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By the way - if you have never shopped for your own food before, here is what you need to stock your kitchen with to get you on good footing for the school year:

A box of table salt

A pepper grinder with peppercorns 

Big bottle of vegetable oil

Big bottle of soy sauce or other favoured flavouring 

Big jar of mayo (fridge after opening)

Big tube of tomato paste

A couple bottles of some kind of spice blend; a generic Italian mix is a good start, something spicey, something savoury

Flat of tinned diced tomatoes

Flat of tinned beans (kidney beans or white beans or mixed beans all fine)

Flat of tinned tuna

Giant bag rice

Giant jar peanut butter

Flat of ramen noodles

Big box of dried pasta

 

^so with this in your cupboard, you can add perishables (meat, veggies, fruit) weekly and make almost any kind of quick meal. Noodle soup with meat or veg. Pasta and sauce. Stir fry. Chilli. Tuna salad or tuna sandwich. Peanut butter sandwiches if all else fails. 
 

Obviously other people will tweak this but it’s a decent start to a pantry with cheap and flexible ingredients that are healthy and can go into all kinds of meals.

Get in the habit of eating with others, potluck style, and you will save even more and have a much more varied diet. (Obviously once socializing face to face is safe again.)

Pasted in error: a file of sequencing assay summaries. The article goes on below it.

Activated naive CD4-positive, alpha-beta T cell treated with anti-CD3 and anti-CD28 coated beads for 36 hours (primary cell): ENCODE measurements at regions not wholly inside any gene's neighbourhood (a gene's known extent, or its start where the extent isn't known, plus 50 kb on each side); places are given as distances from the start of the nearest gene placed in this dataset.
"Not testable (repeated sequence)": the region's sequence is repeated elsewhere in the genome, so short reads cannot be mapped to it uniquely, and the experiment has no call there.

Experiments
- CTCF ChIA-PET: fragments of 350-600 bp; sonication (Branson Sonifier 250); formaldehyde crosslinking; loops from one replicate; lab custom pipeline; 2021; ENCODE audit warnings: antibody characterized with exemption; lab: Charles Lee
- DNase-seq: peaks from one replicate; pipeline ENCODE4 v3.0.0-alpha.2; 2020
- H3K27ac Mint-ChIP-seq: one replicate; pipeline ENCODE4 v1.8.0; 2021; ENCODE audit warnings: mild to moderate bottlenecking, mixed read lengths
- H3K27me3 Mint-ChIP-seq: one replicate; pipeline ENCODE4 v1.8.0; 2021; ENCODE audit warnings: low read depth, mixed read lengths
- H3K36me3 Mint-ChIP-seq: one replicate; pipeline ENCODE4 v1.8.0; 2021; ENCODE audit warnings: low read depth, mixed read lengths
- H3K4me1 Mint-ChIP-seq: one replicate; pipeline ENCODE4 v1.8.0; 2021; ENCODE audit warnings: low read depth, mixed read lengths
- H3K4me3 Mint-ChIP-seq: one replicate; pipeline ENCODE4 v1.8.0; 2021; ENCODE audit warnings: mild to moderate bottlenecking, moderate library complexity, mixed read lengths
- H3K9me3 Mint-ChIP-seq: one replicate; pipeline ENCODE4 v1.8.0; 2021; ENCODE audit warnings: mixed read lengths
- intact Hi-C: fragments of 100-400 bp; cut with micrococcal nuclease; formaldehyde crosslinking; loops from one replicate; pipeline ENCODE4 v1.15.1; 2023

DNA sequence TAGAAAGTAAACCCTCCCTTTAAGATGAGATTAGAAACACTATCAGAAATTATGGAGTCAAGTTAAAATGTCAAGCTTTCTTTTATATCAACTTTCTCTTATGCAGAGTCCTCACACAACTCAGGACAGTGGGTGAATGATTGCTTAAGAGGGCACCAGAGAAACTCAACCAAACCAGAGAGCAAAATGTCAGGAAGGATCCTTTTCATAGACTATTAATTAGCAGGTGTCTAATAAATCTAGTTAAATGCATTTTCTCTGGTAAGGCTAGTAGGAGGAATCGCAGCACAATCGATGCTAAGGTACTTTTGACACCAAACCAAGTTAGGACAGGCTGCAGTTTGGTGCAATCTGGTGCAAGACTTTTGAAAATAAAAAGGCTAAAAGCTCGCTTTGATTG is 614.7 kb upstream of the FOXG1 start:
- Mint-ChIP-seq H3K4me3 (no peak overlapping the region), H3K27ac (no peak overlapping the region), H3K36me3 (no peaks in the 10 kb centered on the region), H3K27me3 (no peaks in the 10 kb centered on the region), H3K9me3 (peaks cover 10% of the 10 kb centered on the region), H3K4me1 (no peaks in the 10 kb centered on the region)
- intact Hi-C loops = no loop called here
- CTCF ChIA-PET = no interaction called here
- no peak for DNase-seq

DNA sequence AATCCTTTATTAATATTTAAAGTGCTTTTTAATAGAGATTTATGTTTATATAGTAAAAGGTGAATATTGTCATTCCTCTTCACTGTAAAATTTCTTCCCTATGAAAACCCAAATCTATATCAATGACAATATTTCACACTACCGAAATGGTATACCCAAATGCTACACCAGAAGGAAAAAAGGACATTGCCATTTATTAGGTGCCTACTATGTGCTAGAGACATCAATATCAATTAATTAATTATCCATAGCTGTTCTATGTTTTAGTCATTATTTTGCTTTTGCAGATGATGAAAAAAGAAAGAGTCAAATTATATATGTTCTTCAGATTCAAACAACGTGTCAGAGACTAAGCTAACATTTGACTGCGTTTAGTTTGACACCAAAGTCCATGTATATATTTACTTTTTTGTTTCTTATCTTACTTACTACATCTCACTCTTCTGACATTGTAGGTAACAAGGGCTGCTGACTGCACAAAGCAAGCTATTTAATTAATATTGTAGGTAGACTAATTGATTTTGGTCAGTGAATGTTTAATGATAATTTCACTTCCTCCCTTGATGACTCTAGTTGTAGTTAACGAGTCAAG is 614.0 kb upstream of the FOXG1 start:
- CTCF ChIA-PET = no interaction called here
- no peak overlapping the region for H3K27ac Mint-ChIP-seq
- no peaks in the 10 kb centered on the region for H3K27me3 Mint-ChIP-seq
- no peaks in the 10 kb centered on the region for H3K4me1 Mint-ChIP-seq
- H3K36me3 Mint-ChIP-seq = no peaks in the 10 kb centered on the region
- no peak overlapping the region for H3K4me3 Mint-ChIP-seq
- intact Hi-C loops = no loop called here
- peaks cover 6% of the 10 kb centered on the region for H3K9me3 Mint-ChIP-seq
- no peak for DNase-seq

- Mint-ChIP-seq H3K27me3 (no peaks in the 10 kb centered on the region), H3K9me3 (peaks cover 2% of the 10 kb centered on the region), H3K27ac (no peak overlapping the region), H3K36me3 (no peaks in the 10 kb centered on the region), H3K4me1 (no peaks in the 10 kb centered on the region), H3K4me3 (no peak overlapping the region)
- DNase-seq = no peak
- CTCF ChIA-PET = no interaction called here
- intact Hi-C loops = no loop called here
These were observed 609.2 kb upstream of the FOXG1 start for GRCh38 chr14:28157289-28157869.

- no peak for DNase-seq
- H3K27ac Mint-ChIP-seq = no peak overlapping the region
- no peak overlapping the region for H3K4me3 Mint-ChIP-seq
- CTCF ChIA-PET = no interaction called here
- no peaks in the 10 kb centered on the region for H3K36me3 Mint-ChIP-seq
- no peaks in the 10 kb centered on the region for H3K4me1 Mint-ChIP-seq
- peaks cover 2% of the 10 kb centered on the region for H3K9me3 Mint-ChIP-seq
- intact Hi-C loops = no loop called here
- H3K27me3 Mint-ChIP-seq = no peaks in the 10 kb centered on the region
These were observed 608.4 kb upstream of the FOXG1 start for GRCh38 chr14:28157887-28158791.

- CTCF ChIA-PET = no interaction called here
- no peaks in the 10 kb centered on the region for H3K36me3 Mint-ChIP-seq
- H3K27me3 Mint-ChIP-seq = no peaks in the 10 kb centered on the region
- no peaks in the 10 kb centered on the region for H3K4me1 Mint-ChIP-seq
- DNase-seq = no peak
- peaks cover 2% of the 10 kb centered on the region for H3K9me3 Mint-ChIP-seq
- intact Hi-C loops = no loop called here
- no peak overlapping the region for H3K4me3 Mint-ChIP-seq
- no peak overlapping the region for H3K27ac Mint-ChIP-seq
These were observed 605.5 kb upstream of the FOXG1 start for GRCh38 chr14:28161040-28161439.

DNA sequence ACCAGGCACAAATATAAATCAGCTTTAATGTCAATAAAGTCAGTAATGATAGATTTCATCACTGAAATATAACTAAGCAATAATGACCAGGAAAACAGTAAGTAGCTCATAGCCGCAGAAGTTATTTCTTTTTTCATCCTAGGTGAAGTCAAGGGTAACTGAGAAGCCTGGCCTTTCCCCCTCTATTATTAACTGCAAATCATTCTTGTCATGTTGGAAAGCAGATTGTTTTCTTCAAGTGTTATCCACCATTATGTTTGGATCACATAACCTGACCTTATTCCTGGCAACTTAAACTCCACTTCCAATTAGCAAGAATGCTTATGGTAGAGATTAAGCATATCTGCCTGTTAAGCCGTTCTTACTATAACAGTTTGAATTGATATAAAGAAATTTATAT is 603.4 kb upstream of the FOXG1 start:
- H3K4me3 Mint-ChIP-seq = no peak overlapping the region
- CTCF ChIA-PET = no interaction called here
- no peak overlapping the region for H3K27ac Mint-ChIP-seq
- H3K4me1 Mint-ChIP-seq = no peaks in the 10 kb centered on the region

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Here is my advice: 

  • Cut out all non-essential expenses
    • i.e., consider how much money you spend on a phone and really think about whether what you pay for is a necessity or a luxury. Do you have monthly subscriptions? Cancel them as they aren't necessary. 
    • On the topic of non-essential fees, perhaps consider the school you want to go to as well. By the sounds of your post, you are aiming to attend Osgoode. Ask yourself why you want to go to the particular school you want to go to, is it necessary or is there perhaps an alternative institution that would produce more cost savings without detracting from your career ambitions. 
  • Consider cost savings by buying bulk 
    • I got laughed at for this by lots of people, but when food/household goods went on sale for a really good price I bought them in bulk. I bought toilet paper in bulk, pasta in bulk and other non-perishable goods in bulk. In the end, this reduced the trips I had to do for groceries and also saved me money by buying some normally high cost items for low amounts. 
  • Work as hard as you can and be willing to delay gratification